© 2023 Connecticut Public

FCC Public Inspection Files:
WEDH · WEDN · WEDW · WEDY · WNPR
WPKT · WRLI-FM · WEDW-FM · Public Files Contact
Play Live Radio
Next Up:
0:00
0:00
Available On Air Stations

Yale researchers find a simple nasal swab can detect emerging viruses

TSZ_4015.jpg
Tony Spinelli
/
Connecticut Public
Community Health Center Inc. is a federally qualified health center. It runs several COVID-19 testing sites, including this drive thru site in the parking lot at the Koppell Community Sports Center at Trinity College. A vile with a swab test is shown.

Researchers at Yale have developed a nasal swab kit that can detect rare, dangerous viruses that escape standard testing. The results, published in the journal the Lancet Microbe, Jan 1, could help detect viruses – and bacteria – before they turn into a pandemic.

Dr. Ellen Foxman, associate professor of Laboratory Medicine and Immunobiology at the Yale School of Medicine, pored over a ton of mucus before she made an astounding discovery.

“We took all the samples that tested negative for viruses and we asked: ‘In these patients, did the body think that it was fighting a virus?’” Foxman said. “And the way we could do that is by eavesdropping on the immune response in the nose.”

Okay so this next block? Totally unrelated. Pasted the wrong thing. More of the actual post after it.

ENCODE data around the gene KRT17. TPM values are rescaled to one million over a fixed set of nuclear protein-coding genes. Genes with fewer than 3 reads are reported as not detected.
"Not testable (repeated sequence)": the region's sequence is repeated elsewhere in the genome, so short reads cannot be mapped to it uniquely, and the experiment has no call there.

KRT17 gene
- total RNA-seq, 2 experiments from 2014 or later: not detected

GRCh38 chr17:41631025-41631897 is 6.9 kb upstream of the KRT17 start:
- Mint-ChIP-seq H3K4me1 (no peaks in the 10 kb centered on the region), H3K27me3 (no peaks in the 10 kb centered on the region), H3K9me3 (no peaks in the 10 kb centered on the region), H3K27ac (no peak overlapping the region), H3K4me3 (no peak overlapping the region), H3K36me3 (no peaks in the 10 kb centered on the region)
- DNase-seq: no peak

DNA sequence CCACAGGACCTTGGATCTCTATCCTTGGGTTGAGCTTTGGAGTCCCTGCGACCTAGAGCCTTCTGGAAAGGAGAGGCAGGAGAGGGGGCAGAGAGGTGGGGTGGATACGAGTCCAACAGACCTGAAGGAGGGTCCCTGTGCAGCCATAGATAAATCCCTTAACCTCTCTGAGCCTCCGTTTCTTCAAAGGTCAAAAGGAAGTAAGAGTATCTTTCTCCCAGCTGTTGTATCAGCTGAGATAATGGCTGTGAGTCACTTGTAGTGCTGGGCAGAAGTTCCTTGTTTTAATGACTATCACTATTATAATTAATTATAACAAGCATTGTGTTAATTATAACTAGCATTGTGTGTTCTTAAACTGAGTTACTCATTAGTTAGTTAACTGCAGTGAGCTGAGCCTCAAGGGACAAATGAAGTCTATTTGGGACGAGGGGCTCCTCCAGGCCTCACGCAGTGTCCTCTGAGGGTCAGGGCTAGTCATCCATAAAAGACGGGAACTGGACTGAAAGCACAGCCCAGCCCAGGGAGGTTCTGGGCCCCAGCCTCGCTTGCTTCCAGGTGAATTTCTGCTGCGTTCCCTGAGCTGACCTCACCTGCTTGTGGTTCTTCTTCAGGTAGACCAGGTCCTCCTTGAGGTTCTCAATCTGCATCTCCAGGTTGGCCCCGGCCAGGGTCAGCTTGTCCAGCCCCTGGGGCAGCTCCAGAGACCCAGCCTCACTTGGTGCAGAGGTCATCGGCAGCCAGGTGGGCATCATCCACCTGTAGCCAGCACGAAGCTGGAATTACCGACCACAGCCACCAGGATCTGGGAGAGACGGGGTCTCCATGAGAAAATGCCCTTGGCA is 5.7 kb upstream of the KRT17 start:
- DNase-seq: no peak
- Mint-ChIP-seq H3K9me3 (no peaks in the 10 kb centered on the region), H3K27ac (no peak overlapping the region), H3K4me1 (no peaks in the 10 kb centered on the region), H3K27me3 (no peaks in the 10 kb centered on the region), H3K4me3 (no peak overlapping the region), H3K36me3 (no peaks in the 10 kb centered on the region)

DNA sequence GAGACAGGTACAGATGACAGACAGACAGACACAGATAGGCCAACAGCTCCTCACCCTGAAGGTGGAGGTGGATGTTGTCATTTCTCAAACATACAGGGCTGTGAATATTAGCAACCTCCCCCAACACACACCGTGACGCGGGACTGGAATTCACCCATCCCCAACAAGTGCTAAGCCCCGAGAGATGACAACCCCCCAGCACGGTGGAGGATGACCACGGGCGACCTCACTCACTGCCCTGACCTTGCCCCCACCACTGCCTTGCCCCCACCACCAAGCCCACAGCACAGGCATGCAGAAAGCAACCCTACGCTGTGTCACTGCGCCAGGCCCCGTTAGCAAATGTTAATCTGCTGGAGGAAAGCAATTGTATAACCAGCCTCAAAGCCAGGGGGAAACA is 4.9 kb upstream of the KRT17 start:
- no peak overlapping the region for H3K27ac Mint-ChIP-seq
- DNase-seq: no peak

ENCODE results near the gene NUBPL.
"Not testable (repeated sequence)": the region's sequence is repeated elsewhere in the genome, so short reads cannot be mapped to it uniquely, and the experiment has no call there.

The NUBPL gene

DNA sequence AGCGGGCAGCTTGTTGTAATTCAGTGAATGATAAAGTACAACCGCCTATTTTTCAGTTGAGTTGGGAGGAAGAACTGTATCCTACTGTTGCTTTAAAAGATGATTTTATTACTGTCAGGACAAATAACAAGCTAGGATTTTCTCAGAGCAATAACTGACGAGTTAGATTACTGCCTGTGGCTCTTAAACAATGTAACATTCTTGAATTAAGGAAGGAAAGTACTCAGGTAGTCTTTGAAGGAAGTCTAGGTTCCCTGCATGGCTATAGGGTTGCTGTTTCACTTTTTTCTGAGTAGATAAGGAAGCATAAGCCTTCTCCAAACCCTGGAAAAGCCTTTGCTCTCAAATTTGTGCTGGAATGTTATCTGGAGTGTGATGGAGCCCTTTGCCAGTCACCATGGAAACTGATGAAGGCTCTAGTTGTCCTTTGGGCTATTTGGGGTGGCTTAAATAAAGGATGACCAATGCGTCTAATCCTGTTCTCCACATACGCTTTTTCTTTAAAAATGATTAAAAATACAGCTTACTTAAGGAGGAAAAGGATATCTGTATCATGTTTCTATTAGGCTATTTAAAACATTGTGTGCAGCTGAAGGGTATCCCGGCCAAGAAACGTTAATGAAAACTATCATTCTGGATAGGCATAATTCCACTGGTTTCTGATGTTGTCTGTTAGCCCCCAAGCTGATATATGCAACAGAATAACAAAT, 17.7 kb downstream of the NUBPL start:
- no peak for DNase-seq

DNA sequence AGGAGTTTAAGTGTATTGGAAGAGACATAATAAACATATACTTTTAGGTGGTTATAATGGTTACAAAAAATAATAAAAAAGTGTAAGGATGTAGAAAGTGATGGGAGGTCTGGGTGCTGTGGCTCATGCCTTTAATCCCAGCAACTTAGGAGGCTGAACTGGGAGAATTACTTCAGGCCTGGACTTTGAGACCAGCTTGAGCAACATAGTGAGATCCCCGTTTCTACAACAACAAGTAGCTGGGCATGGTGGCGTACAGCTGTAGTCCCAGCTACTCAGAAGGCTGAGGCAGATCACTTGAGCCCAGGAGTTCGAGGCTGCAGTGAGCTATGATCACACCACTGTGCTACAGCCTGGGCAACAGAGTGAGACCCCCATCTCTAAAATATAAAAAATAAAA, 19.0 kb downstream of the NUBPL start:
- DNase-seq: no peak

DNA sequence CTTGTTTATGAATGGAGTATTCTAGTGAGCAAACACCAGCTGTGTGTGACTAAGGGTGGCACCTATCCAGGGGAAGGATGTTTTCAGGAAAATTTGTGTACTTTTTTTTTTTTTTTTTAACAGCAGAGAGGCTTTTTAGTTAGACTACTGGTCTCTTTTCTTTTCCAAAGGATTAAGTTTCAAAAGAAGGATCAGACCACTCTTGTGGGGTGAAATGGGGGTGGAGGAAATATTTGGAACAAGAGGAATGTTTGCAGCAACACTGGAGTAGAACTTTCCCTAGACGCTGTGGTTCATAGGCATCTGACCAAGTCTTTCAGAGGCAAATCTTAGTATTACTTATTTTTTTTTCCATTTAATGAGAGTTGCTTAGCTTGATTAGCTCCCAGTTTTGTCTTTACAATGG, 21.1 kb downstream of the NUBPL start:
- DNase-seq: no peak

Turns out, the cells in the lining of our noses can sniff out rare viruses. And when they do, they turn on certain defenses. Foxman measured those defensive responses and found a couple of sneaky, lurking viruses that went previously undetected: Influenza C and COVID-19, early on in the pandemic.

“Each of those viral islets was distinct, showing that [through] multiple different avenues, the (coronavirus) was entering Connecticut,” she said. “It’s almost guaranteed that there’ll be another emerging virus. Can we find that early enough to develop tests and vaccines very early on so that we can reduce the level of impact, and reduce the level of disruption like what we saw in the last few years?”

The hope is to get the nasal swab kits to primary care clinics in the next five years. The kits are currently in use at Yale New Haven Hospital.

Sujata Srinivasan is Connecticut Public Radio’s senior health reporter. Prior to that, she was a senior producer for Where We Live, a newsroom editor, and from 2010-2014, a business reporter for the station.

Stand up for civility

This news story is funded in large part by Connecticut Public’s Members — listeners, viewers, and readers like you who value fact-based journalism and trustworthy information.

We hope their support inspires you to donate so that we can continue telling stories that inform, educate, and inspire you and your neighbors. As a community-supported public media service, Connecticut Public has relied on donor support for more than 50 years.

Your donation today will allow us to continue this work on your behalf. Give today at any amount and join the 50,000 members who are building a better—and more civil—Connecticut to live, work, and play.